Regular colorectal cancer screening is one of the most powerful weapons for preventing and finding traces of colorectal cancer.

If you’re interested in the latest Colorectal cancer findings, click here.

 

 

When Should You be Screened for Colon Cancer?


People at risk of colorectal cancer should start regular screening before the age of 45.

Those who do not have a family history of colon cancer should get screened at age 45 onwards.

There are some exceptions to this below: 

  • If you are experiencing symptoms, talk to your doctor immediately.
  • If you have a family history of colorectal cancer or polyps, we recommend getting screened 10 years before the age of the youngest case in your immediate family (mother, father, sister, brother)
  • If you have ulcerative colitis, inflammatory bowel disease or Crohn’s disease we recommend also getting screened.

 

Symptoms of Colorectal Cancer

 

Many people with colon cancer experience no symptoms in the early stages of the disease.

When symptoms appear, they’ll likely vary, depending on cancer’s size and location in your large intestine.

Consult with a Gastroenterologist if you have these symptoms:

  • A persistent change in your bowel habits, including diarrhoea or constipation or a change in the consistency of your stool.
  • Blood in your stool.
  • Persistent abdominal discomforts, such as cramps, gas or pain.
  • Bleeding from the rectum.
  • Feeling like the bowel is not empty after a bowel movement.
  • Weakness or fatigue.
  • Unexplained weight loss and loss of appetite.
  • A lump in the abdomen or rectum.

 

Talk With Dr Schneider About Your Symptoms

 

Test Options for Colorectal Cancer Screening

 

Several test options are available for colorectal cancer screening:

 

1. Stool-based tests:

 

  • Highly sensitive faecal immunochemical test (FIT) every year.
  • Faecal occult blood test (FOBT). This test finds blood in the faeces, or stool, which can be a sign of polyps or cancer. There are two types FOBT: guaiac and immunochemical.
  • Multi-targeted stool DNA test (MT-sDNA) every 3 years.

 

 

2. Visual (structural) exams of the colon and rectum:

 

  • During this procedure, the doctor inserts a flexible, lighted tube called a colonoscope into the rectum. The doctor can check the entire colon for polyps or cancer.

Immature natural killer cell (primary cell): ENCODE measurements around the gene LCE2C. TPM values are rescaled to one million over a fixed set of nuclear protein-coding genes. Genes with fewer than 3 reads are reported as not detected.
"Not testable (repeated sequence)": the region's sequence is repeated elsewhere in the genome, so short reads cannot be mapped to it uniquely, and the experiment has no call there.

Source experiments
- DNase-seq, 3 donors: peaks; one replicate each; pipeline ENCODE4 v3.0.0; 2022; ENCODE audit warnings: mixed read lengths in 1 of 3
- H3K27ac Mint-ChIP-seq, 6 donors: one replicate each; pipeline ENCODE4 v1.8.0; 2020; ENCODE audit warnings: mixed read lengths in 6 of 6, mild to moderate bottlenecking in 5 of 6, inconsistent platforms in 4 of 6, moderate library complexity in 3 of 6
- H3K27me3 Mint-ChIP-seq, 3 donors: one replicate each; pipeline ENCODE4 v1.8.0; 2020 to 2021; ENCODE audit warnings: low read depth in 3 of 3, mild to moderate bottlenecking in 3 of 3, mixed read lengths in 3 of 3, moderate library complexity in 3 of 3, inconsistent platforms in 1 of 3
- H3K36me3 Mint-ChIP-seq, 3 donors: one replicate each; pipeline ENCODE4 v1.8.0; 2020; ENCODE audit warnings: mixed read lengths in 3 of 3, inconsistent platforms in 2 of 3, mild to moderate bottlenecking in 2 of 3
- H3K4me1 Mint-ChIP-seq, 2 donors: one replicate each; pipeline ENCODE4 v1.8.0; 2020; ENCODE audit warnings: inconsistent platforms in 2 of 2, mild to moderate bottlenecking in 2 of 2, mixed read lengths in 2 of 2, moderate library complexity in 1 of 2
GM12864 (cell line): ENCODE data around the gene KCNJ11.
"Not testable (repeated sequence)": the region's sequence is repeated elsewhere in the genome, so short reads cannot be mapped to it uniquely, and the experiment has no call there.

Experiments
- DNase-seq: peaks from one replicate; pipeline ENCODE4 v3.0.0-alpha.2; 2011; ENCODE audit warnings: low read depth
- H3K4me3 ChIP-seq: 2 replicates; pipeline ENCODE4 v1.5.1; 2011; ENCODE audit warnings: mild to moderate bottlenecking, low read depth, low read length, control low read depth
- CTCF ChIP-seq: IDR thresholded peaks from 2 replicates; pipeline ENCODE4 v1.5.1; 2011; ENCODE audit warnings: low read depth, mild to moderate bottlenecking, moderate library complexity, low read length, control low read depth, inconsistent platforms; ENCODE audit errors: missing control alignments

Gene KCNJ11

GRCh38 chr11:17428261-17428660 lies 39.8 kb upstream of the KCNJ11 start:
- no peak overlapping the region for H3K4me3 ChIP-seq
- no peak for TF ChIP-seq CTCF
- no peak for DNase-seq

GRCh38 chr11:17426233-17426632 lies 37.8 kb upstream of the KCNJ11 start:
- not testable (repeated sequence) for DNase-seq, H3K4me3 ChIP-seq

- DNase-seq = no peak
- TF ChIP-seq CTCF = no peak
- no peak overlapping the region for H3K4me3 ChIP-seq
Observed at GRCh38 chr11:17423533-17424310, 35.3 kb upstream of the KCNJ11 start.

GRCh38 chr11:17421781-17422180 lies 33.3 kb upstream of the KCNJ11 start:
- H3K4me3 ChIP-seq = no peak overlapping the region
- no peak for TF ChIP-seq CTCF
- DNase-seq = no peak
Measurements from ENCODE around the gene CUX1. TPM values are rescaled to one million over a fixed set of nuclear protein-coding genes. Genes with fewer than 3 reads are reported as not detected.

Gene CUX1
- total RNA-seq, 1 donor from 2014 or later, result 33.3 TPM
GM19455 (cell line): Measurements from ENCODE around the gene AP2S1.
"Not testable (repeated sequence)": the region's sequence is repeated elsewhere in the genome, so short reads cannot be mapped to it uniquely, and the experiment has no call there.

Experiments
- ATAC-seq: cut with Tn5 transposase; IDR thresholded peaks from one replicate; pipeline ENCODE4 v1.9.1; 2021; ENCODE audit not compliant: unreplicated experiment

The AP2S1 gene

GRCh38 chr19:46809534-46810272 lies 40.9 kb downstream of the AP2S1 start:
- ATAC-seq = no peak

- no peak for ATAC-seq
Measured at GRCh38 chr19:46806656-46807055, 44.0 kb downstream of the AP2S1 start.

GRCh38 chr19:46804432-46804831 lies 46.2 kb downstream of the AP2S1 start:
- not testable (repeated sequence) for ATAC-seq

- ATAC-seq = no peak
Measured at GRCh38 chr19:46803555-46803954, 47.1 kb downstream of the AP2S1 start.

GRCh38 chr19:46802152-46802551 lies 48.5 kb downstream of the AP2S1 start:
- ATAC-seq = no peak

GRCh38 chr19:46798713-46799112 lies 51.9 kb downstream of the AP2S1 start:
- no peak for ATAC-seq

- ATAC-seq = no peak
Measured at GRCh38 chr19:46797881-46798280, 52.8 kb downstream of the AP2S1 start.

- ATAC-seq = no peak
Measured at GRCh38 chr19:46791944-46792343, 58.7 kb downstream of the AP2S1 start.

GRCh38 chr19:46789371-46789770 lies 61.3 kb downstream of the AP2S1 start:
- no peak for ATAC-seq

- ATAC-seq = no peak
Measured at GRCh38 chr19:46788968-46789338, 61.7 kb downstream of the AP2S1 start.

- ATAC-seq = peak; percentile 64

• CT colonography (virtual colonoscopy) every 5 years.
  • The doctor uses a flexible, lighted tube called a sigmoidoscope to check the lower colon for polyps and cancer. The doctor cannot check the upper part of the colon with this test.

 

Can Colon Cancer be Prevented?

 

Keeping your body healthy can lower your chances of getting colon cancer. Here are some steps you can take to decrease your risk.

  • Stop Using Tobacco – Talk to your doctor about ways to quit that may work for you.
  • Maintain a Healthy Diet – Fruits, vegetables and whole grains contain vitamins, minerals, fibre and antioxidants, which may play a role in cancer prevention.
  • Skip Alcohol – If you drink alcohol, drink only in moderation.
  • Exercise Regularly – Maintaining a healthy weight and getting regular exercise such as walking, gardening, or going to the gym will reduce your risk.
  • Don’t Forget Vitamins – Take calcium or folic acid supplements.
  • Know Your Family History – Talk with your Gastroenterologist if you are concerned about your personal or family history of cancer and decide when to start regular cancer screening.
  • Get Screened – Be sure to get regular check-ups and talk to your health care provider about cancer screening.

 

Stages of Colorectal Cancer

 

Staging describes or classifies cancer based on how much cancer there is in the body and where it is when first diagnosed. This is often called the extent of cancer.

The stage is the most important prognostic factor for colorectal cancer. The lower the stage at diagnosis, the better the outcome.

For colorectal cancer, there are 5 stages – stage 0 followed by stages 1 to 4. More information can be found here.

 

Stage 0

The cancer cells are only in the inner lining of the colon or rectum (mucosa) and have not grown past the muscle layer of the mucosa.

 

Stage 1

The tumour has grown into the layer of connective tissue that surrounds the mucosa (submucosa) or into the thick outer muscle layer of the colon or rectum (muscularis propria).

Stage 2

Many stage II colon cancers have grown through the wall of the colon, and maybe into nearby tissue, but they have not spread to the lymph nodes.

 

Stage 3